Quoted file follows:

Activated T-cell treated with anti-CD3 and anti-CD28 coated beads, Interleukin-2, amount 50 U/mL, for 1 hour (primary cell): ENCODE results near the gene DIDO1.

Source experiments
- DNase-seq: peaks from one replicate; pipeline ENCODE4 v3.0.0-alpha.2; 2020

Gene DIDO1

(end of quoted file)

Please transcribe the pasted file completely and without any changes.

Activated T-cell treated with anti-CD3 and anti-CD28 coated beads, Interleukin-2, amount 50 U/mL, for 1 hour (primary cell): ENCODE results near the gene DIDO1.

Source experiments
- DNase-seq: peaks from one replicate; pipeline ENCODE4 v3.0.0-alpha.2; 2020

Gene DIDO1